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Wishard considers new hospital

September 17, 2007

Matt Gutwein and Lisa Harris drive into work each morning knowing that their hospital, Wishard Health Services, will lose half a million dollars that day.

But they're OK with that. In fact, they're laying a plan to keep it up for the next 20 years.

Looming large on their to-do list: building a new hospital.

An entirely new facility is only one option among many. But Gutwein acknowledged that to continue Wishard's recent success at cost-cutting and efficiency gains, it must build a facility that requires less maintenance and is designed for more efficient care giving.

"Of course, we'll build a new Wishard hospital at some point. Because every hospital wears out," said Gutwein, CEO of the Health and Hospital Corporation of Marion County, the tax-subsidized entity that owns Wishard. "But do you do that five years from now, 15 years from now, 30 years from now?"

It's clear Wishard needs a new facility right away, said local health care experts. It operates from an amalgamation of 15 buildings, the average age of which is 55 years. The oldest dates to World War I.

Older hospitals are more difficult to wire for today's computer technology and, because they pack two patients per room, require patients to be moved around more often to receive care.

Also, older buildings' heating and cooling systems are energy-inefficient compared with modern hospitals.

"Do you feel the temperature difference?" said Harris, turning from one cool hallway to a markedly warmer one as she walked through Wishard earlier this month. Harris is CEO of Wishard and its chief medical officer.

The challenge for Wishard, of course, is money. A new hospital the size of Wishard---which has 1.4 million square feet at its downtown campus at 10th Street and Indiana Avenue--would likely cost more than $500 million, said Don Altemeyer, principal of BSA LifeStructures, an Indianapolis-based health care architecture firm.

"This is a project that we need," he said, adding, "They are our lifeline facility for a lot of people."

Wishard's health care business always will lose money because its mission is to care for the indigent of Indianapolis. Just 9 percent of Wishard's patients, who made 1.2 million visits last year, paid with private insurance in 2006.

On average, public hospitals similar to Wishard had nearly 20 percent of their patients pay with private insurance, according to a 2004 survey by the National Association of Public Hospitals and Health Systems.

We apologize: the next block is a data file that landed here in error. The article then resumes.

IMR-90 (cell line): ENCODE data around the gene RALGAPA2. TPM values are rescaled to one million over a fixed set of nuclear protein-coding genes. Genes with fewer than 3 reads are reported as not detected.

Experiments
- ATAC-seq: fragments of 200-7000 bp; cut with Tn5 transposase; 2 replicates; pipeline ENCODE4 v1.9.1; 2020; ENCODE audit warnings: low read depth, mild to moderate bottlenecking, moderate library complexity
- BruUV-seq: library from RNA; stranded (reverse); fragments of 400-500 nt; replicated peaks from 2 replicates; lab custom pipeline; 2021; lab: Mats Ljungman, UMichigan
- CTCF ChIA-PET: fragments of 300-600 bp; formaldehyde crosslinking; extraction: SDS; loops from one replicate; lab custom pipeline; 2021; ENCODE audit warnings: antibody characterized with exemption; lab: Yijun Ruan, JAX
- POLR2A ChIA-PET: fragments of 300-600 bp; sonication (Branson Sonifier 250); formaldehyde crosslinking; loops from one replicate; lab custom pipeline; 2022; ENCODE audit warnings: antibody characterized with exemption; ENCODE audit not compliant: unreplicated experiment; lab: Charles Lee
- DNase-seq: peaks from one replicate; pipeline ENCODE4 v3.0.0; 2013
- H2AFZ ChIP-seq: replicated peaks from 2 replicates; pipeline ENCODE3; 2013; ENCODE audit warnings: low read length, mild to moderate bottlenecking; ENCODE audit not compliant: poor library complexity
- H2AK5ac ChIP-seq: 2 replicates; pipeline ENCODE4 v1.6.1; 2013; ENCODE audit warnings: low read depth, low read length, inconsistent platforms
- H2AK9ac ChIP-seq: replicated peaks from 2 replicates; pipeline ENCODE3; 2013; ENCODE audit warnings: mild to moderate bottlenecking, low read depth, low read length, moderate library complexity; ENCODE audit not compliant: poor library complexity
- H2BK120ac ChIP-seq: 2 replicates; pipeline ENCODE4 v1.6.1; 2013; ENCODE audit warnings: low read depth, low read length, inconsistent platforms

More than a third of Wishard's patients were uninsured. And nearly half paid for their care through Medicaid or Medicare, which many hospitals say does not cover their costs.

But Medicare does cover costs at Wishard, Gutwein said. That's because the hospital has been relentless at cutting costs since the Health and Hospital Corp. sustained a $77 million deficit in 2002. It posted surpluses greater than $20 million each of the last two years. This year, it's on pace for a surplus of $7 million.

While Wishard loses money, the Health and Hospital Corp. makes up for it with $45 million in local property tax revenue, about $90 million in federal funds for hospitals that serve a "disproportionate share" of indigent patients, and a few other sources.

Since Gutwein became CEO in December 2002, Health and Hospital started running a network of 24 long-term-care facilities, which bring in additional revenue. He also beefed up the corporation's grants team, which Gutwein calls "an army" that "scours the federal registry for new sources of money."

On top of that, Gutwein and Harris have made sure Wishard is more effective collecting whatever it can from its patients.

Because their work has paid off, Wishard is looking at what it can afford to do on a variety of fronts, including attracting physicians, boosting health in the broader community and, yes, building new facilities.

Wishard's options include an entirely new facility on a new site, slowly replacing old buildings with new ones on its current site, doing a combination of replacement and renovation, or simply trying to renovate its buildings as long as it can.

Gutwein said Wishard's leaders have reached no conclusions and declined to say when they would.

If Wishard were to build an entirely new building, it would need to run an annual surplus of at least 4 percent, or about $16 million, estimated Lynne Fagnani, senior vice president at the National Association of Public Hospitals. Otherwise, Wishard wouldn't have enough cash flow to pay interest on the public bonds it would sell to finance a new building.